There have been victory speeches from Nicholas Sarkozy (who received Col Gaddafi as a guest of honour in France only two years ago), David Cameron (who visited Egypt peddling British arms immediately after the fall of Hosni Mubarak) and Barak Obama. (What greater irony could befall those who were conquered, injured or even killed, at the behest of a peace prize laureate? What greater folly could the Nobel Prize committee have concocted?)
And still the misery continues. The entire 31,000 population of Tawergha are said to have fled their homes during the war and it is not clear how many have returned. IRIN has reported that the delivery of emergency humanitarian aid has been hindered by a lack of funding, despite the fact that NATO countries control over $100billion worth of frozen assets belonging to the people of Libya.
In mid-December International Crisis Group reported that more than 125,000 Libyans now carry arms, while estimates on the number of militias range from between 100 to 300. Rivalry exists among the different bands which issue their own identity cards, apply their own investigation techniques and issue arrest warrants (and reportedly in Misrata continue to kill black Libyans). Feuding is commonplace. Meanwhile senior officials who defected from the former regime (possibly after payoffs from NATO) expect to retain positions in the new leadership.
It must be acknowledged that Qadafi the tyrant is dead. In a perfect world he most certainly would have faced trial in the International Criminal Court, following even worse criminals such as George W Bush and Tony Blair. In this context it should not be forgotten that the crimes of Barak Obama, which include greatly expanding the drone attacks on civilian areas in Pakistan, might have earned the death penalty at Nuremburg.
In our imperfect world Col Qadafi brought stability and prosperity to Libya along with considerable benefits to other parts of Africa. No less an eminence than Nelson Mandela paid homage to this. Above all, Qadafi’s nefarious crimes do not justify the savage assault that has befallen his people.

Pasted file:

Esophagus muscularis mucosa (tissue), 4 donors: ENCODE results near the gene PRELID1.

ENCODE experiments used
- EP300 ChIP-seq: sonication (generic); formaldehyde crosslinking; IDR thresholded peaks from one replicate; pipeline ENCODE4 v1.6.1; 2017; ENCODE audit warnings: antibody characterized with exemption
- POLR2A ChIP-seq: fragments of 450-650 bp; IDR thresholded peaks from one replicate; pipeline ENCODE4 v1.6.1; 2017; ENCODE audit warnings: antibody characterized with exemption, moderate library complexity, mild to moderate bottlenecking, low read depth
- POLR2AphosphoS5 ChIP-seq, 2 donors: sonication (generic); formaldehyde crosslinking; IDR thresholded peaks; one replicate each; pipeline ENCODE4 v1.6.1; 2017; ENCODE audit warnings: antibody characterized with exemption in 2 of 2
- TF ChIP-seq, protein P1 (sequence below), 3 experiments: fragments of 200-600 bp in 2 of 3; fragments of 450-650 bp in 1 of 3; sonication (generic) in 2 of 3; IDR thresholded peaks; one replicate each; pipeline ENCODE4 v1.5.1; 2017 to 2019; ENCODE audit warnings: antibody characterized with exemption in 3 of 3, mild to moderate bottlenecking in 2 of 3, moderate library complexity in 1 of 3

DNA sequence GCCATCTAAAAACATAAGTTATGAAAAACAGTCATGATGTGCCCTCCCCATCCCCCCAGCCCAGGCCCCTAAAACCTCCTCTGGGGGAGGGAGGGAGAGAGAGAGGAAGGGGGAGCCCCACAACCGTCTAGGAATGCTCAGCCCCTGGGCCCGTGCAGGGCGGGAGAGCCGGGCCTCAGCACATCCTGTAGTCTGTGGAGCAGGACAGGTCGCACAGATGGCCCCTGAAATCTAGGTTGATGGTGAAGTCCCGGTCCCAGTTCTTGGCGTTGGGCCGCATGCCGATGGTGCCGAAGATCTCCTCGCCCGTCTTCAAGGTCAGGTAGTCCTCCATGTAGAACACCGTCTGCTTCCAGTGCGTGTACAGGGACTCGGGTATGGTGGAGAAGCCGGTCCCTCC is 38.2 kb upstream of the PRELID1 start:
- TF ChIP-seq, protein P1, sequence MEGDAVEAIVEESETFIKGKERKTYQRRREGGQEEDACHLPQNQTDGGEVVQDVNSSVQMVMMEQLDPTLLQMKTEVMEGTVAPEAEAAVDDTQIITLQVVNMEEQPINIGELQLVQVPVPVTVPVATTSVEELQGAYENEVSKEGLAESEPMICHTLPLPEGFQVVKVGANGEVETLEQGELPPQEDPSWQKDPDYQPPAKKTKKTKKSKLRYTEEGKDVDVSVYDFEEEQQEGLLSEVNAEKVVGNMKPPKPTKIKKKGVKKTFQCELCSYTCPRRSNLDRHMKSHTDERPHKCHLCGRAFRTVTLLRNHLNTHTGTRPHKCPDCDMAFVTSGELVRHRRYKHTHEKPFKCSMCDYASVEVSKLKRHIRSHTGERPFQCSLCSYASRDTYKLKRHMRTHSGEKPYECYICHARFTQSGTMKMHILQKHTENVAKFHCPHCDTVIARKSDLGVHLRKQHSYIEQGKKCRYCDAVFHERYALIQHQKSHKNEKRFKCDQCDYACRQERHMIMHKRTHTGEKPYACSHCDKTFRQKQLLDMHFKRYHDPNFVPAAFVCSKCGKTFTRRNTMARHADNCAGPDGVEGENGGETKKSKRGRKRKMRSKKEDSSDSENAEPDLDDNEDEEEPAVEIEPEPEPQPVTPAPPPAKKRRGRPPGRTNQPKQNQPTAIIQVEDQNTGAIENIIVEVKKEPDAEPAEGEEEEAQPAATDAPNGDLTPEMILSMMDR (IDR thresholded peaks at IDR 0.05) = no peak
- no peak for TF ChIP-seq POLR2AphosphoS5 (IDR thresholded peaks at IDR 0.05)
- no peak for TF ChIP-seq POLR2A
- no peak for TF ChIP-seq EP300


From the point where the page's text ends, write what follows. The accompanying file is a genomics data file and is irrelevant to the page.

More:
With the re-colonisation of Libya completed, NATO and its allies are looking for the next conquest. In this they are being encouraged once again by some sincere peace activists. These people would be well advised to do the arithmetic.
In eight months between 30 and 60 thousand Libyans are believed to have been killed. By contrast in eleven months the estimated death toll in Syria is between five and seven thousand. In addition Syrian buildings and infrastructure appear to remain largely intact and there is no danger from the remains of depleted uranium or cluster bombs.
At the present time amidst the chaos and the mayhem it is still Syrian citizens who control Syrian assets. This is not the case in Libya, where NATO troops control the nation’s desirable assets, and the imminent arrival of US occupation troops, according to evidence from Iraq and Afghanistan, is to be feared rather than welcomed.
The jokers in the pack this time are Russia and China who, duped and angered by NATO’s shameful misuse of resolution 1973 and excluded from future trading deals in Libya, are more minded to apply a proactive stance on behalf of Syria and Iran. This is likely to mean support for the existing repressive regimes, such as the shipload of munitions that Russia recently sent to Syria. The problem is that outside interference reduces the opportunities for internal compromises that could herald new freedoms.
During the twentieth century both Syria and Libya experienced the brutal repression and racism of European colonialism, while Iran was invaded by British Empire forces a few years before Anglo-American meddling imposed a brutal puppet regime. For Libya a parallel experience has now returned. For Syria and Iran the same fate awaits the unwary and the unprepared. The dark shadow of colonial occupation has made an unexpected and unwelcome return.
Richard Lightbown is a researcher and writer who has volunteered with Viva Palestina, International Solidarity Movement, Golan for Development,and as a forester with Voluntary Service Overseas.